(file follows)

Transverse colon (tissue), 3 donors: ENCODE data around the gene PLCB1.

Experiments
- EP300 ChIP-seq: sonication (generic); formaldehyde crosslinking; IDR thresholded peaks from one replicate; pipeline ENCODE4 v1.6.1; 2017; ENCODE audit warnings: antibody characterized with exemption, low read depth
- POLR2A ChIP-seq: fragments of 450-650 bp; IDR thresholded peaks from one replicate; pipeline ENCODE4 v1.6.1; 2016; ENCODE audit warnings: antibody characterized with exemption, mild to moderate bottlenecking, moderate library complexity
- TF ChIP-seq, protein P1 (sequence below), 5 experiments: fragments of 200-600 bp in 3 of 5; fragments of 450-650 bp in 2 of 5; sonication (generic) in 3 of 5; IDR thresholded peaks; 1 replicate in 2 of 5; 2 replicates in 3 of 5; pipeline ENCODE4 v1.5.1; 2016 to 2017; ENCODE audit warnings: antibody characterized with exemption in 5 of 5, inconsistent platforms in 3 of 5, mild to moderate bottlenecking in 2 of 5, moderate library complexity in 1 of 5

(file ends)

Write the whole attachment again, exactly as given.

Transverse colon (tissue), 3 donors: ENCODE data around the gene PLCB1.

Experiments
- EP300 ChIP-seq: sonication (generic); formaldehyde crosslinking; IDR thresholded peaks from one replicate; pipeline ENCODE4 v1.6.1; 2017; ENCODE audit warnings: antibody characterized with exemption, low read depth
- POLR2A ChIP-seq: fragments of 450-650 bp; IDR thresholded peaks from one replicate; pipeline ENCODE4 v1.6.1; 2016; ENCODE audit warnings: antibody characterized with exemption, mild to moderate bottlenecking, moderate library complexity
- TF ChIP-seq, protein P1 (sequence below), 5 experiments: fragments of 200-600 bp in 3 of 5; fragments of 450-650 bp in 2 of 5; sonication (generic) in 3 of 5; IDR thresholded peaks; 1 replicate in 2 of 5; 2 replicates in 3 of 5; pipeline ENCODE4 v1.5.1; 2016 to 2017; ENCODE audit warnings: antibody characterized with exemption in 5 of 5, inconsistent platforms in 3 of 5, mild to moderate bottlenecking in 2 of 5, moderate library complexity in 1 of 5